A writer reflects on the solace he sought in seminarian life from childhood trauma, and the ways in which the Roman Catholic Church failed him.
Debut author Ward grew up in a drearily chilly household—his mother was violently domineering and his father was a depressive alcoholic who eventually committed suicide. The coldness of his home was often punctured by the vicious beatings his parents delivered—the “angry outbursts and surprise attacks” cultivated an environment of cowed fear. As a result, the author was emotionally tortured and suffered a “dark and dismal” existence. He turned to the Catholic Church for “relief from loneliness and a life without purpose.” He knew he wanted to be a priest since he was 8 years old. At first, when he joined the seminary, he experienced it as his “place of serenity” and the world outside of it the mere “domain of survival.” But he was flummoxed by the lack of spiritual seriousness, the dogmatically rigid adherence to doctrine, and a corrosive environment that was a “breeding ground for sexual pathology.” In his memoir, Ward affectingly relates the grim torment he experienced in his youth as well as his “spiritual evolution” from an enthusiastic Catholic to a principled critic of the church. Ultimately, he came to the conclusion that the church’s obsession with institutional hierarchy was an impediment to its devotion to the spirit of Jesus’ teaching: “I was becoming more and more convinced that the core message of Jesus was being directly eclipsed by the needs and purposes of the organization, the bureaucratic Catholic Church.” In elegant and often stirring prose, intellectually thoughtful but always accessible, the author argues for a more personal understanding of spiritual life, shorn of inelastic doctrinal commitments and the demand for blind obedience to clerical officials. While the crux of Ward’s argument traverses very familiar ground, this is not a mere recounting of his preference for personal over institutional theology. He provides a meticulous argument that the inherent demands of any bureaucratic organization will conflict with a satisfying spiritual life.
A poignantly candid memoir artfully combined with a rigorous critique of institutional religion.
Privately published by Strunk of Cornell in 1918 and revised by his student E. B. White in 1959, that "little book" is back again with more White updatings.
Stricter than, say, Bergen Evans or W3 ("disinterested" means impartial — period), Strunk is in the last analysis (whoops — "A bankrupt expression") a unique guide (which means "without like or equal").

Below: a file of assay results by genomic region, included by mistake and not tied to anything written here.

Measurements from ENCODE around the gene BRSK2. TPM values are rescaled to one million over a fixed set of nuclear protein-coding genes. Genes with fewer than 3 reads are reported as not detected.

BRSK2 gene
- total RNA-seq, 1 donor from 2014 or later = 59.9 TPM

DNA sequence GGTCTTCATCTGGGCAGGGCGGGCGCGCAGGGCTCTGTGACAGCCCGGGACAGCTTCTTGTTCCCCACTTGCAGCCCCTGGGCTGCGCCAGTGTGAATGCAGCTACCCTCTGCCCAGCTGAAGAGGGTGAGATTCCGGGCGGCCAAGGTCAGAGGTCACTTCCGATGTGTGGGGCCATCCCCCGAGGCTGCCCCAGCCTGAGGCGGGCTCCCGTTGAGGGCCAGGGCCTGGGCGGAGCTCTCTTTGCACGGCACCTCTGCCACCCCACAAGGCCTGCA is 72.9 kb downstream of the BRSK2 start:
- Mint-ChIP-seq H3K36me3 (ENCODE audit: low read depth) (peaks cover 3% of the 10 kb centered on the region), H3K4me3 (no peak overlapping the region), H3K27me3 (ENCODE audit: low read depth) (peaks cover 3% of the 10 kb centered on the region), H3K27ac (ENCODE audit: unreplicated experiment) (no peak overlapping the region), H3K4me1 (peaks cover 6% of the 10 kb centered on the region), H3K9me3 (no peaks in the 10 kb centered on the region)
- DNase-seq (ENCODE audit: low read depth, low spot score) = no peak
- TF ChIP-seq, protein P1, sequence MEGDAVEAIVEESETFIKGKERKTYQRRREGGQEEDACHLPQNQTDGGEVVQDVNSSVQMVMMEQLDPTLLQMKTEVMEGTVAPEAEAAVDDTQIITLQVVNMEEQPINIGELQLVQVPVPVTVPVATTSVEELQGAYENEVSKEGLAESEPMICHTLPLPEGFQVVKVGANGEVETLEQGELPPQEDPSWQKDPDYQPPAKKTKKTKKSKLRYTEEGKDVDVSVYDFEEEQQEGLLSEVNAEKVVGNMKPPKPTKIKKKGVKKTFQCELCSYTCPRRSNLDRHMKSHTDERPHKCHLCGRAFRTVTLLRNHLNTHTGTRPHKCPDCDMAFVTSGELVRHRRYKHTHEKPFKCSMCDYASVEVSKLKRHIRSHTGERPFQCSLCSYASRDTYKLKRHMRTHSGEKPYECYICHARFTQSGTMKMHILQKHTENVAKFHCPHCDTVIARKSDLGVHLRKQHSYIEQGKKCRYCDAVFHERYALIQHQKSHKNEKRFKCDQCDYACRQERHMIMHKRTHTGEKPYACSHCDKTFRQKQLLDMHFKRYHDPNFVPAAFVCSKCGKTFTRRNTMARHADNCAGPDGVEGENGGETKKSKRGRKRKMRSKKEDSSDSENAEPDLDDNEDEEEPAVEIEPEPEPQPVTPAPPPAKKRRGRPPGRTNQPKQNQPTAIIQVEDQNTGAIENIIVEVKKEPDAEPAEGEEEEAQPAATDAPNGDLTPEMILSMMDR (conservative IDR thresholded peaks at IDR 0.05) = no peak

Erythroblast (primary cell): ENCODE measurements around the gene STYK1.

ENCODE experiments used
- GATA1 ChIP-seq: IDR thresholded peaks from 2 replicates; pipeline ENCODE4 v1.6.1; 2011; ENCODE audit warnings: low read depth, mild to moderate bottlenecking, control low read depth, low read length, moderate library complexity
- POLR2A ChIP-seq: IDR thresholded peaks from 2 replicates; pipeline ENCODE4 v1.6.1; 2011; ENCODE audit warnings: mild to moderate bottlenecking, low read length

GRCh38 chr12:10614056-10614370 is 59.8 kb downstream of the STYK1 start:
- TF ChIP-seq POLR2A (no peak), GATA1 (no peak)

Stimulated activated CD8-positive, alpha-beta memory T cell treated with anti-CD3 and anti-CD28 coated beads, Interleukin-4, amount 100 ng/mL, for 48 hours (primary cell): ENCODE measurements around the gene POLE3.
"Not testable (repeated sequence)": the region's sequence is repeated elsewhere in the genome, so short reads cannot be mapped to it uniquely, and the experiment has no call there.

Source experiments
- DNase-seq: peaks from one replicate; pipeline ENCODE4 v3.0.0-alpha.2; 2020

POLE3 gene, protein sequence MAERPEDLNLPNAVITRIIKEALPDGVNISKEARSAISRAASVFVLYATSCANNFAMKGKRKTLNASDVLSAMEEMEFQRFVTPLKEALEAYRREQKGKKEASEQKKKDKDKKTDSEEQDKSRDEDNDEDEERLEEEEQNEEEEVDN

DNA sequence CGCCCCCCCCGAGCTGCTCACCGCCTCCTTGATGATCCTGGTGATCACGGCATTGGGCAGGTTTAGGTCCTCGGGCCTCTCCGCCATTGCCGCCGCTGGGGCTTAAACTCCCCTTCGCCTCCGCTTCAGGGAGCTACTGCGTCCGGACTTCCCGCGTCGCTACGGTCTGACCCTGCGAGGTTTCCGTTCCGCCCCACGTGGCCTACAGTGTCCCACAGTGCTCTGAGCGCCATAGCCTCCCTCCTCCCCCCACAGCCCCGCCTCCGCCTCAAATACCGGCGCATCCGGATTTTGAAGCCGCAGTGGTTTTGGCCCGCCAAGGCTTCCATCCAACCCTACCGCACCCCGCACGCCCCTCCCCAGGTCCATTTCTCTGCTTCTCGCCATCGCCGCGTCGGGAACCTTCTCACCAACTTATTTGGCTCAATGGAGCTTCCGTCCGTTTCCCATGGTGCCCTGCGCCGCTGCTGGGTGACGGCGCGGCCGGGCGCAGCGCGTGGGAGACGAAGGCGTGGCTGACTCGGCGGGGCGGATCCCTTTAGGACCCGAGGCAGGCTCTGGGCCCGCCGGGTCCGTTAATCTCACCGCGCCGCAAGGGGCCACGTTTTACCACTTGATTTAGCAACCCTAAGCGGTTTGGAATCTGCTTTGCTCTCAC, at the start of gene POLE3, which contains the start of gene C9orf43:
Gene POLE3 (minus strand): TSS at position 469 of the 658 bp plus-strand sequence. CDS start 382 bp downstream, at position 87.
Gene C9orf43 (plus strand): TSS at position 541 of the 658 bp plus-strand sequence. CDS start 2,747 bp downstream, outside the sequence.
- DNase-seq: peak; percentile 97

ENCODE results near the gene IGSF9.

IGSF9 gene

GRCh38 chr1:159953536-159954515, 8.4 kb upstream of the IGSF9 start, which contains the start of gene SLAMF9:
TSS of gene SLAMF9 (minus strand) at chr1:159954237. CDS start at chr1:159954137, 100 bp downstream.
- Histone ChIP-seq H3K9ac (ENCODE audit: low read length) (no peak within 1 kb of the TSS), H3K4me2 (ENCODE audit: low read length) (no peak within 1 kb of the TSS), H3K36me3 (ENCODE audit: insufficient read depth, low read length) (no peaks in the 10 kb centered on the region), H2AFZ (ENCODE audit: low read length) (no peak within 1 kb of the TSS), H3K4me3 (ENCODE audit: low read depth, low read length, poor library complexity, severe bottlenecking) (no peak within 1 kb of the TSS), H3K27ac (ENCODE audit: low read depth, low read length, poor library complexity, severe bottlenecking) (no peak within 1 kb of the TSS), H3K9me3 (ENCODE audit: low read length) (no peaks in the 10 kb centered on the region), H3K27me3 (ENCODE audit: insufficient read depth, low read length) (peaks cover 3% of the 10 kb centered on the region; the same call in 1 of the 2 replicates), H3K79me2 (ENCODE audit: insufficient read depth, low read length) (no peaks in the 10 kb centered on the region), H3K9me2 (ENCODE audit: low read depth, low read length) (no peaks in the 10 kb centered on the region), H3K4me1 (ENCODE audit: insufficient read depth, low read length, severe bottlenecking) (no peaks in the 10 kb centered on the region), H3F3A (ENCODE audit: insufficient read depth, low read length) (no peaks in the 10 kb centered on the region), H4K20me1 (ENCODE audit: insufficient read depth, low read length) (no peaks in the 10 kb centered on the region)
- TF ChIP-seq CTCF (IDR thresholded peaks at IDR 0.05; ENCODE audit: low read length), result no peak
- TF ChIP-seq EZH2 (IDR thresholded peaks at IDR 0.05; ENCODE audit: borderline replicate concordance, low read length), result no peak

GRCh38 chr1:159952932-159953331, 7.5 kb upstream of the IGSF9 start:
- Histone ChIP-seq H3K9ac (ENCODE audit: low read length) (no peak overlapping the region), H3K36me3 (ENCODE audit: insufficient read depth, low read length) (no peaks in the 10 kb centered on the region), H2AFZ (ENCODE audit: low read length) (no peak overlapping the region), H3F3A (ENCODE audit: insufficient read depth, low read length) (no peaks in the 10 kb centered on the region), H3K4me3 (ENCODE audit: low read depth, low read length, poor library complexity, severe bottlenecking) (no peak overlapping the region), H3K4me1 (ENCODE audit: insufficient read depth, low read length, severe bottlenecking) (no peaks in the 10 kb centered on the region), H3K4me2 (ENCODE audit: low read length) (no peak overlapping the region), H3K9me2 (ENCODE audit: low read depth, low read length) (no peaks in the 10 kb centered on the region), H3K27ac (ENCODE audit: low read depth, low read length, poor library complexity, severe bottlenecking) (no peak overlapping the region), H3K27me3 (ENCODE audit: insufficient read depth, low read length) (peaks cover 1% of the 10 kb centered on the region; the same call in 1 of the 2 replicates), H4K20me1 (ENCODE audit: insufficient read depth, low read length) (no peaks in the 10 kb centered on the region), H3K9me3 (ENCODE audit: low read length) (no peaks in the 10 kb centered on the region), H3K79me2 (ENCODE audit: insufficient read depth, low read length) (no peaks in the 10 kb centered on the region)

Noted jazz and pop record producer Thiele offers a chatty autobiography. Aided by record-business colleague Golden, Thiele traces his career from his start as a ``pubescent, novice jazz record producer'' in the 1940s through the '50s, when he headed Coral, Dot, and Roulette Records, and the '60s, when he worked for ABC and ran the famous Impulse! jazz label. At Coral, Thiele championed the work of ``hillbilly'' singer Buddy Holly, although the only sessions he produced with Holly were marred by saccharine strings. The producer specialized in more mainstream popsters like the irrepressibly perky Teresa Brewer (who later became his fourth wife) and the bubble-machine muzak-meister Lawrence Welk. At Dot, Thiele was instrumental in recording Jack Kerouac's famous beat- generation ramblings to jazz accompaniment (recordings that Dot's president found ``pornographic''), while also overseeing a steady stream of pop hits. He then moved to the Mafia-controlled Roulette label, where he observed the ``silk-suited, pinky-ringed'' entourage who frequented the label's offices. Incredibly, however, Thiele remembers the famously hard-nosed Morris Levy, who ran the label and was eventually convicted of extortion, as ``one of the kindest, most warm-hearted, and classiest music men I have ever known.'' At ABC/Impulse!, Thiele oversaw the classic recordings of John Coltrane, although he is the first to admit that Coltrane essentially produced his own sessions. Like many producers of the day, Thiele participated in the ownership of publishing rights to some of the songs he recorded; he makes no apology for this practice, which he calls ``entirely appropriate and without any ethical conflicts.'' A pleasant, if not exactly riveting, memoir that will be of most interest to those with a thirst for cocktail-hour stories of the record biz. (25 halftones, not seen)